Norwalk Virus Hits Seniors Hard

Posted by on Sep 8, 2010 in Health Emergencies, Health Signals | 0 comments

Each year, many seniors are infected by a Norwalk-type virus. It’s usually not serious enough to cause hospitalization or serious long-term effects, but Norwalk can cause distress and can be spread to other family members. This illness is more common in the winter and affects all age groups.

What is a “Norwalk” infection?
Norwalk is a viral infection in the intestine – named after it was first identified in a 1972 outbreak in Norwalk, Ohio. Today, we use the term “norovirus” to refer to the group of viruses.

Noroviruses are found worldwide and affect only humans. Anyone can be infected but it tends to be more common in children and in older adults. An outbreak of Norwalk infection usually occurs in schools, care homes, other institutions or within families.

How is the virus spread?
Noroviruses are very contagious. They can survive on almost any surface including door handles, counters, sinks, and dishes. People become infected by swallowing food or water that has been contaminated from an infected person or by touching an infected surface. People are contagious from the first sign of symptoms and for at least 3 days after they recover.

What are the symptoms of Norwalk infection? How is it treated?
Symptoms include nausea, vomiting, diarrhea and stomach cramps. They appear within 1 – 2 days after ingesting the contaminated food and can occur quite suddenly. Most people recover in 2 to 3 days. There is no treatment for the infection itself. Any treatment given is aimed at reducing the symptoms.

What can you do to prevent Norwalk virus infection?
Focus on personal hygiene and proper food preparation. If you or someone in your home has a Norwalk-type infection, all of you should:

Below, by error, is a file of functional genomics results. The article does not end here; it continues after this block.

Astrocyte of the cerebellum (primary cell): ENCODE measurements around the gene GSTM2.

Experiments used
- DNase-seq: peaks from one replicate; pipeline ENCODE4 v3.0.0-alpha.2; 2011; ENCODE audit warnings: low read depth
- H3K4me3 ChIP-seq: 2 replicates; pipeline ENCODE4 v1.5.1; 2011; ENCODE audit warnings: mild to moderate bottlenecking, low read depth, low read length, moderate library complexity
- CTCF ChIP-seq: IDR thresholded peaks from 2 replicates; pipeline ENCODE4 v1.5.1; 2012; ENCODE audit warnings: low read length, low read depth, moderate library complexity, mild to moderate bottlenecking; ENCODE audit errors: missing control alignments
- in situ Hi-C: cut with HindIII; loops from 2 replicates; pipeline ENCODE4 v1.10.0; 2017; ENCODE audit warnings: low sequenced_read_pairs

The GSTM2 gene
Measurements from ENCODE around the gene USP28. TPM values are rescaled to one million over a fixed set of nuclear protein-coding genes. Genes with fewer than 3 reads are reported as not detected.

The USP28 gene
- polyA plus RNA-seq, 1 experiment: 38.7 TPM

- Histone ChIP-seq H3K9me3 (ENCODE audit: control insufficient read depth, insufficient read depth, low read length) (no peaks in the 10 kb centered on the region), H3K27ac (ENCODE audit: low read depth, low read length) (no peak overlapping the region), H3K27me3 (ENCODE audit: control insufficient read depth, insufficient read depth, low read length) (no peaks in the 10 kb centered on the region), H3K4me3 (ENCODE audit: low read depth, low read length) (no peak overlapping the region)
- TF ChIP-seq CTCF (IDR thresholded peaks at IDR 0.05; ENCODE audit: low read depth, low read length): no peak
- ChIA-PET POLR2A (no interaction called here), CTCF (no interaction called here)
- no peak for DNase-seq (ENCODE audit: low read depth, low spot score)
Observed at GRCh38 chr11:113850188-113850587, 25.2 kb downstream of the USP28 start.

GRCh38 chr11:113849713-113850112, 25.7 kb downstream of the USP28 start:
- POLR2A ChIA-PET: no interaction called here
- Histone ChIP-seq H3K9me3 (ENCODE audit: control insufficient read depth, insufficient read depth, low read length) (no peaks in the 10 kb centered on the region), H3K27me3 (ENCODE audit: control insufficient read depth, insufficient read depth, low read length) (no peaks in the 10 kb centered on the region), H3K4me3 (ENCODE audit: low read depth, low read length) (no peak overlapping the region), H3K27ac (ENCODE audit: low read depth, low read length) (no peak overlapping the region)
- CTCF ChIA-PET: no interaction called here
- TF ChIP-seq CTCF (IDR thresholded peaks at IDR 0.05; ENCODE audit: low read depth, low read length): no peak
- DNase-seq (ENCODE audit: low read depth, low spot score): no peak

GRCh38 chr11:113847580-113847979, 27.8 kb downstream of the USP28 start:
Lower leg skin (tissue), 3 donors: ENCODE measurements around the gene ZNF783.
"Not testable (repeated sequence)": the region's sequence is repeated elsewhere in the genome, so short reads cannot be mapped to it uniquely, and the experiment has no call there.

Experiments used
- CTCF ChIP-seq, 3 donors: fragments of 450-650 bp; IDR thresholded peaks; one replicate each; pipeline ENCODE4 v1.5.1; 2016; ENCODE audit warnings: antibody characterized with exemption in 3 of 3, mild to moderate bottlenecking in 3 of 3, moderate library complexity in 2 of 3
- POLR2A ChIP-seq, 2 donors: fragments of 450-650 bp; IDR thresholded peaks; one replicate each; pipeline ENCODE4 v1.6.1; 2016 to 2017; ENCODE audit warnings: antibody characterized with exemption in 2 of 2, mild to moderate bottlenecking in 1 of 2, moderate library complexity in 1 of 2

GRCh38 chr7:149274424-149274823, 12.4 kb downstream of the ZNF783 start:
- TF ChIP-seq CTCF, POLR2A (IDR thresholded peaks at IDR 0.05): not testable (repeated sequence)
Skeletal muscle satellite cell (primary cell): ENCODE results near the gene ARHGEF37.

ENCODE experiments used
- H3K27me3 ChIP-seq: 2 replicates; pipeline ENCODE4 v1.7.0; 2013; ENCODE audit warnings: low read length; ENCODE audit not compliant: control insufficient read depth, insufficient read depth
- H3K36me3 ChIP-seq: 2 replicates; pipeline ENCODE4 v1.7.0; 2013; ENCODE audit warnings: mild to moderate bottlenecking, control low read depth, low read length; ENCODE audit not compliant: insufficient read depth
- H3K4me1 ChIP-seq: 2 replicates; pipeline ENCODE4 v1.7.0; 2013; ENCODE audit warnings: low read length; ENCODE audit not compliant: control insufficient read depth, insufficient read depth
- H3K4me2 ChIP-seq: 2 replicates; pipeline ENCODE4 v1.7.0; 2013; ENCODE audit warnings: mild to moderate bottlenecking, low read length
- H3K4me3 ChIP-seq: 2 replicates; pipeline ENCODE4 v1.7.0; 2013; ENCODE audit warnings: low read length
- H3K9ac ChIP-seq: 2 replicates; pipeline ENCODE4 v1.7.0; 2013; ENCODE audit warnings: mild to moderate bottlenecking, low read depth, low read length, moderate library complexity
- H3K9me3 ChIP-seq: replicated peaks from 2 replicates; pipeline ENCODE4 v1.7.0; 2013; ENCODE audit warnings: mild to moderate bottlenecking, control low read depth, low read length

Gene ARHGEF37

• Wash your hands thoroughly with soap and warm water after toilet visits and before preparing or eating food.
  • Wash raw vegetables before eating.
  • Dispose of sewage in a sanitary manner.
  • Wear household gloves to clean contaminated surfaces with a mild bleach solution. 
  • Clean the bathroom frequently.
  • Wash dishes in hot soapy water or, ideally, the dishwasher.
  • Wash soiled linens in hot soapy water; wear gloves to handle the linens.
  • Individuals with symptoms of Norwalk-like illness should not prepare or touch food.
  • Restrict visitors to the home.

What can you do if a family member has Norwalk virus?
If your family member lives in a long-term care centre, visiting will be limited during an outbreak. If they are at home, you can provide support and ensure good personal hygiene to prevent the spread to other family members.

Norwalk virus infections are unpleasant to say the least, but a little knowledge and attention can go a long way towards curbing their effects.

Vol. 6, No. 2, © ElderWise Publishing 2010.
You have permission to reprint this or any other ElderWise INFO article, provided you reproduce it in its entirety, acknowledge our copyright, and include the following statement: Originally published by ElderWise Publishing, Canada’s go-to place for “age-smart” planning. Visit us at
http://elderwise.memwebs.com/ and subscribe to our FREE e-newsletter.
 

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